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Kinetic Sculpture
Kinetic Sculpture is art in motion. High School students learned about Alexander Calder's popular hanging mobiles and also contemporary artist Katy Stone's beautiful sculptures that interact with air and light.

Students' sculptures were created out of lightweight transparent film. The process was similar to that of Katy Stone. Students painted on the surface of transparent film with an acrylics gel medium mixture so the colors would mix and cast interesting shadows as the pieces overlapped. This project was an excellent task in problem solving since these sculptures were created without glue or tape. They were assembled with a tab and slit connection so it could be rearranged if needed.

The kinetic sculptures looked beautiful hanging in front of my windows with the clouds as a backdrop and the light spring breeze moving them gently. Nature was a fundamental element in these sculptures because of their organic quality and also how the environment affects the sculptures in different ways.

I was very excited to find out recently that the sculpture at the top right, "Shower", won a Gold Key at the Scholastic Art Awards. He worked very hard on this sculpture and deserved this recognition.

Please click on artwork below and enjoy!
By Heather on April 7, 2008 at 10:55am EDT Topic(s): high school lessons sculpture

Starfish These are SO cool! You should make some :P
4/7/2008 at 6:52pm EDT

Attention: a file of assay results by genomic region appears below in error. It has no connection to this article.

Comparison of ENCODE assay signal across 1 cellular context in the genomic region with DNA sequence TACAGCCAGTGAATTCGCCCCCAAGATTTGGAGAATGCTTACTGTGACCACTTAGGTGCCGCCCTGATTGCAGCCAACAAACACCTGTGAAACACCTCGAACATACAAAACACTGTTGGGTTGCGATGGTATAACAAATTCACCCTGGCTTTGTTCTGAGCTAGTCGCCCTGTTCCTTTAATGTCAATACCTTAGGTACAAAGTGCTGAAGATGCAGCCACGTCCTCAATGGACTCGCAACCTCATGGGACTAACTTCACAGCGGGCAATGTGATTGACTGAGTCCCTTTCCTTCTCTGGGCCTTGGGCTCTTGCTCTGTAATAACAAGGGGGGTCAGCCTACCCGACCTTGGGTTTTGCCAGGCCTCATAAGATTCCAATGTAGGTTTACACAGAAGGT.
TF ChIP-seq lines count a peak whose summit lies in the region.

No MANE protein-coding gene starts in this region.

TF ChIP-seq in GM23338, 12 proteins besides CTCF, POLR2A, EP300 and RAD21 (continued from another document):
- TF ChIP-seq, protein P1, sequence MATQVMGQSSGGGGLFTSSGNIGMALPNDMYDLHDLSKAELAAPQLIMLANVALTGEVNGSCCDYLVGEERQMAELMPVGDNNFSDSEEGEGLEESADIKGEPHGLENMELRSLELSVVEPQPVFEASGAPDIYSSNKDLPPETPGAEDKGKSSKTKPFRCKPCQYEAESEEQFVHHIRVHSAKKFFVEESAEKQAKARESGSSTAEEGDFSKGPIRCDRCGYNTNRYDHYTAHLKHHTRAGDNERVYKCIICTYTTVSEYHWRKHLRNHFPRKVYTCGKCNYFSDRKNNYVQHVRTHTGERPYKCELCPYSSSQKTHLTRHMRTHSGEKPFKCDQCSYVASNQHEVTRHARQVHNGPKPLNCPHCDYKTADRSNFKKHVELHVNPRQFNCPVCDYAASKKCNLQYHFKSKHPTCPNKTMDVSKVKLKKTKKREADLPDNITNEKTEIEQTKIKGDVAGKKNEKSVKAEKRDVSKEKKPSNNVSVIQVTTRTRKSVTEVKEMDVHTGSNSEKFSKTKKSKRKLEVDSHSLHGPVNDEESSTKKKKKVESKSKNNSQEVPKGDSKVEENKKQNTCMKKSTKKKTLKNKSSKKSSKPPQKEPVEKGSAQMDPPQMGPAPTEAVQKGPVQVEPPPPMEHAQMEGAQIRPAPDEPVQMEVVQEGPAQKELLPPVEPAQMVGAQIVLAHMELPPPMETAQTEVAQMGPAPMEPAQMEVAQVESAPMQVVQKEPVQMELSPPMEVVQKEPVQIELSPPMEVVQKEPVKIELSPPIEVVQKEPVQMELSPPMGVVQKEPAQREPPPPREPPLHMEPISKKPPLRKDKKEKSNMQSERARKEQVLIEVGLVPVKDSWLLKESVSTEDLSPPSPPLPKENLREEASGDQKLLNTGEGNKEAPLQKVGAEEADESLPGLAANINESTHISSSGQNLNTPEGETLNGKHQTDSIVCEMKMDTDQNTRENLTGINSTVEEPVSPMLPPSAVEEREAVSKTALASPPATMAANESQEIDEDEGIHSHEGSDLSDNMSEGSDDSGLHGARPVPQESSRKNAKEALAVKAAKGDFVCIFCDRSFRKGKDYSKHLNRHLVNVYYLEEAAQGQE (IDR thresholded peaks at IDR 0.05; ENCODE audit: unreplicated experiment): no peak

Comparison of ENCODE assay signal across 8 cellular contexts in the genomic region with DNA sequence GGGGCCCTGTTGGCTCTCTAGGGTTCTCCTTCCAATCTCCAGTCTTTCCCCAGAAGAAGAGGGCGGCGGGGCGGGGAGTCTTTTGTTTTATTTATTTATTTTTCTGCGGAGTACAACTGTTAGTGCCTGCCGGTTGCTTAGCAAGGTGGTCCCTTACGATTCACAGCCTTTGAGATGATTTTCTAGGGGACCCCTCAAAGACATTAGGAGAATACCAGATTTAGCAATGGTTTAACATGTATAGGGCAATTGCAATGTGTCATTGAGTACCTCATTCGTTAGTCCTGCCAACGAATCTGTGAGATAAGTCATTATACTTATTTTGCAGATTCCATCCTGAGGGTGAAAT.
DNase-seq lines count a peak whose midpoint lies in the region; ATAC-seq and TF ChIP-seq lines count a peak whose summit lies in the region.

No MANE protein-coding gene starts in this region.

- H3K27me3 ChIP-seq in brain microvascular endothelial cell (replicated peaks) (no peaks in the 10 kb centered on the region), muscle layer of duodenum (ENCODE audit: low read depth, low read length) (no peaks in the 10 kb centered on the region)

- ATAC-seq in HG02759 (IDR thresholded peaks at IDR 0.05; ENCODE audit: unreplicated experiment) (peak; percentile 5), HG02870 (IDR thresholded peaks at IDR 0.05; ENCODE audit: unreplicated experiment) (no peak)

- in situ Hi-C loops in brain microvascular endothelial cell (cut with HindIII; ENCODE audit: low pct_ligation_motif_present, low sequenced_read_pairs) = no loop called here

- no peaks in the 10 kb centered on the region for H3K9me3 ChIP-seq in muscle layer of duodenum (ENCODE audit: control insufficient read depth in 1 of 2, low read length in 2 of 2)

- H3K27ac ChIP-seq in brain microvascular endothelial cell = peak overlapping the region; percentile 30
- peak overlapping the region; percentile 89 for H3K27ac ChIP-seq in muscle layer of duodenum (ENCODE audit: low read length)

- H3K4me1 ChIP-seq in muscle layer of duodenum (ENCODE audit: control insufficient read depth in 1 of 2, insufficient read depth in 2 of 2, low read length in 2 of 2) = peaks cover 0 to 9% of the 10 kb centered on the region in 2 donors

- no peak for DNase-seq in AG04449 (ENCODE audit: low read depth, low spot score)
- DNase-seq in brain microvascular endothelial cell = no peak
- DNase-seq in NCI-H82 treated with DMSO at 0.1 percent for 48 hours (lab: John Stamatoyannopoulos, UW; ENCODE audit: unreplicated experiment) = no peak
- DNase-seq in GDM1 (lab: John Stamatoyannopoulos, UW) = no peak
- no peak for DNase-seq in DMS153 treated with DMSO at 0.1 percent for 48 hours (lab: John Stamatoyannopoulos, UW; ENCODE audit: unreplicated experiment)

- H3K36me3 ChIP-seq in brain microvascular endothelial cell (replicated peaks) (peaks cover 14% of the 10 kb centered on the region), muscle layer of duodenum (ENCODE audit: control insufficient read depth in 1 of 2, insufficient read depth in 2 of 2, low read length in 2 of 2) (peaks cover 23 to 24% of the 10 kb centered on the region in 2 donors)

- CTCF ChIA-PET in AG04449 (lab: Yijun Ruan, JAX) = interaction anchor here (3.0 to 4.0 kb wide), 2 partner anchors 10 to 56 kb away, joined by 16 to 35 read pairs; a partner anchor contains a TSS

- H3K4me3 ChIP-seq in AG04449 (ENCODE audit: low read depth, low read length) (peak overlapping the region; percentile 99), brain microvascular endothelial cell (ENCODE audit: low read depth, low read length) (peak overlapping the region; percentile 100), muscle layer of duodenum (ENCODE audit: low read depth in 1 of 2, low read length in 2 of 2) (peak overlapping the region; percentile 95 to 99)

sslamar I used this project with my high school sculpture class. All 20 of them were unique and very beautiful. It was successful for every ability level. We hung then in the school lobby and everyone was impressed. So WONDERFUL!
3/26/2010 at 3:36pm EDT

Thanks so much for your comment...

I did this project again this year with a new theme. Each student's sculpture had to reflect an element - earth, air, water, or fire, making each sculpture really unique.
6/10/2010 at 11:24am EDT
Lisa what kind of plastic?
where do you find it in larger quanities for class? Any new tips? I want to tie it into Elements and principles lesson.
8/15/2011 at 10:58pm EDT

My lesson is actually a modified Dick Blick lesson. You can find all the material here.
Do this lesson once with your class and your students will start coming up with other creative materials to use. We use stryofoam, painted cardboard, and clear tape sculptural forms as bases now. Dur-Lar is great plastic and comes in different pad sizes/rolls and thicknesses. I actually use .005 instead of what Dick Blick suggests because it doesn't tear as much.

Love to hear how it goes! I should really put new photos up too!
8/16/2011 at 12:05pm EDT
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